Saturday, May 27, 2006

Backstreet plastic surgeries: caveat emptor

A recently published book edited by David Benatar calls plastic surgery a 'contested surgery.' Here in the United States, there is a tendency to make plastic surgery purely a matter of consumer choice, though the facts that most consumers are women, and many surgeries involve lips, buttocks, and breasts are something that leaves the practice open to criticism from a feminist point of view. Aren't women who alter their bodies in these ways paying lip service (pun intended) to male power? Or conversely: isn't it a legitimate way for women to improve the circumstances of their lives? Wouldn't opposing the practice be unduly 'paternalistic'?

In developing countries, inequitable access to 'elective interventions' is very pronounced: quite a few women seem to desire plastic surgery, but very few can afford it. The rich alter whatever the natural lottery bestowed on them, while poor generally make do. Which brings us to the story of Rosa, a Chilean woman who wanted to regain the good looks of her youth and find a partner, but could only afford a backstreet breast-and-lip job. After Rosa got drunk (the cheapest anesthetic), some guy called Claudio injected each of her breasts with a litre of silicon gel that is normally used to lubricate industrial machinery. Neither the aesthetic or medical results, according to Rosa, are very pretty. And she is apparently not alone: possibly hundreds of women in Chile undergo similar procedures in pursuit of happiness and love.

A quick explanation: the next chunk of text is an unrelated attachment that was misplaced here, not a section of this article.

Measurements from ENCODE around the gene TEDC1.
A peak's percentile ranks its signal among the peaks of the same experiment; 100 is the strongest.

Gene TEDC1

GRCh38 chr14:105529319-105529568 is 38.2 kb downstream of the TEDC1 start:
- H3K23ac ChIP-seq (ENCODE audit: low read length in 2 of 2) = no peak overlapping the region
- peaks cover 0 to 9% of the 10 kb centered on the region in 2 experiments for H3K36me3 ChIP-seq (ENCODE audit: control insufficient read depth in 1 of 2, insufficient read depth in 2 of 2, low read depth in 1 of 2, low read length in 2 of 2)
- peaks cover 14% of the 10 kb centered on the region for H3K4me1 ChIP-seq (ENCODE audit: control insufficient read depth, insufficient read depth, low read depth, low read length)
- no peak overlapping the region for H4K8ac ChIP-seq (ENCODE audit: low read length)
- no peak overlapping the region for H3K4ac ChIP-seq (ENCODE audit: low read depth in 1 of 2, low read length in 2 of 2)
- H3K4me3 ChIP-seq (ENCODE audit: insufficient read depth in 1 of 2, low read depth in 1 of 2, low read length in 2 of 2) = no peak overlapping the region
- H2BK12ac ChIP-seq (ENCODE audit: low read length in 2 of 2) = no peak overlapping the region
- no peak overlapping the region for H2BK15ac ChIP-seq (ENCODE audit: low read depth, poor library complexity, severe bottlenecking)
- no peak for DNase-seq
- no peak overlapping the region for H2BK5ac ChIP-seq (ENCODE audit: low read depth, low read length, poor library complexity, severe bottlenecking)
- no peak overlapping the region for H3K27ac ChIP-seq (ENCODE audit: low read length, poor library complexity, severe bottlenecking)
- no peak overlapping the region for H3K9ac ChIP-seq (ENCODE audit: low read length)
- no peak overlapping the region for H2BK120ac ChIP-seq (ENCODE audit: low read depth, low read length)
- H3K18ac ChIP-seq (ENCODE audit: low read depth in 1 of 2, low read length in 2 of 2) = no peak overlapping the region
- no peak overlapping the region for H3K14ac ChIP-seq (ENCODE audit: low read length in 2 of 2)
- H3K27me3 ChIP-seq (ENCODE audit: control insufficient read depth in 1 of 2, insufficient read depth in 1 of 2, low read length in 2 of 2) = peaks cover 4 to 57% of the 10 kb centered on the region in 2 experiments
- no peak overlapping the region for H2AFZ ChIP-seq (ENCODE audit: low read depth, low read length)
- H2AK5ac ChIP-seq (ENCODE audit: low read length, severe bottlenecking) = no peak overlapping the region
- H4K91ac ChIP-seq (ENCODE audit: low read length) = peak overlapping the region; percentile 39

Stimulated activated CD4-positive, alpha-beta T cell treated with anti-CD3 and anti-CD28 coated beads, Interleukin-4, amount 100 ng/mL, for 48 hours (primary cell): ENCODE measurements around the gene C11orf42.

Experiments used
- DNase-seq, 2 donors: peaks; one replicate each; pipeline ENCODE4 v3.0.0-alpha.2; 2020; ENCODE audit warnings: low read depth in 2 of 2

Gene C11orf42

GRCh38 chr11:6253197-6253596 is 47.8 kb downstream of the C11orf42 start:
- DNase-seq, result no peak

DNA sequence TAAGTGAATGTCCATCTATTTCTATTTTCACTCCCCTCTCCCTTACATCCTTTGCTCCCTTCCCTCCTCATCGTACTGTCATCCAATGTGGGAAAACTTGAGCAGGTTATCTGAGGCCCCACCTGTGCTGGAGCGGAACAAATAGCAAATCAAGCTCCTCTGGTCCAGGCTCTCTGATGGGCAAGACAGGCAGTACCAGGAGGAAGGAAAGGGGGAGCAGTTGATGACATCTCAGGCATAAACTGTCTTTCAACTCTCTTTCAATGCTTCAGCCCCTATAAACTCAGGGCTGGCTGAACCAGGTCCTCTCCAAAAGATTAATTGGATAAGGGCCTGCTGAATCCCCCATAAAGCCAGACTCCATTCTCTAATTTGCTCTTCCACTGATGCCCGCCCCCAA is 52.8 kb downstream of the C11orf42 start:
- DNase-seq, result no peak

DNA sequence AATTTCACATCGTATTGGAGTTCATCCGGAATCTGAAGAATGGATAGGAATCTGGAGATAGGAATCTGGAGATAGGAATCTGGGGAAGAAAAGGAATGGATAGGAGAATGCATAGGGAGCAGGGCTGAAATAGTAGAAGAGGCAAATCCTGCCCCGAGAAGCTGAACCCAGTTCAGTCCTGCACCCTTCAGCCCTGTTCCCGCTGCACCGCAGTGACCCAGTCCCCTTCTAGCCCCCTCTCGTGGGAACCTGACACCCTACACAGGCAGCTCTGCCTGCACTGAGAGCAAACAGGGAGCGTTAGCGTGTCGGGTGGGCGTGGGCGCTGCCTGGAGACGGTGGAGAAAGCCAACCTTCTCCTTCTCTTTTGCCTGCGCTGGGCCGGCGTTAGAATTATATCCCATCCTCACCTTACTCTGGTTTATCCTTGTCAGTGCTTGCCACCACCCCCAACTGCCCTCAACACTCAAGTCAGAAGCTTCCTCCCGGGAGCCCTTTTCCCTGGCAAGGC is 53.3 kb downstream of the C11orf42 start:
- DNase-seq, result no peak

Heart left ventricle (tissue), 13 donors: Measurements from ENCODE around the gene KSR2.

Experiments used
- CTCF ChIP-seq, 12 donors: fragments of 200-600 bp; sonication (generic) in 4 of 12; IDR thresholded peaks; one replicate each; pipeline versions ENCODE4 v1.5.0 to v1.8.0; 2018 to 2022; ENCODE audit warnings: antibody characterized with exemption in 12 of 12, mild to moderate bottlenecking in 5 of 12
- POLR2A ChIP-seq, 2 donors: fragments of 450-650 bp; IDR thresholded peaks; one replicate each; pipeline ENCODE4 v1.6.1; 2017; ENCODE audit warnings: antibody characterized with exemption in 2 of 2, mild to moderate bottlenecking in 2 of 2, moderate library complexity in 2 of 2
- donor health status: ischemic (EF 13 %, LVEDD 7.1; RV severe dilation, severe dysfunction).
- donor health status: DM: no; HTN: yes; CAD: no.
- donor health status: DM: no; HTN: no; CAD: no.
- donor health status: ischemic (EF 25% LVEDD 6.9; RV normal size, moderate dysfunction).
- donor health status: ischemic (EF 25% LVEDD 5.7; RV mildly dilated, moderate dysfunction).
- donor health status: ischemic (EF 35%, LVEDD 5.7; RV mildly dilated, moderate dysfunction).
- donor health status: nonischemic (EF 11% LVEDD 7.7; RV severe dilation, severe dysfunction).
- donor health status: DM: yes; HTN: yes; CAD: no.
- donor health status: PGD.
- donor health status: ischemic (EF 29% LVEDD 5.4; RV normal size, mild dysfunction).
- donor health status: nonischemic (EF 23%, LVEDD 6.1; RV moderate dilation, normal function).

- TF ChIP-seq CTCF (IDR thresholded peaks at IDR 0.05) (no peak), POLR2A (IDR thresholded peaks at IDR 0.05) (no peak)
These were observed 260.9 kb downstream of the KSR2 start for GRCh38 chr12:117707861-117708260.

1 Comments:

Blogger breast said...

cosmetic surgery is for men and women, what feminism has to do with it, cosmetic surgery is one of the things that induce long lasting happiness and satisfaction, the excitement does not wear off in few days, it is there every time you look in the mirror

3:03 PM  

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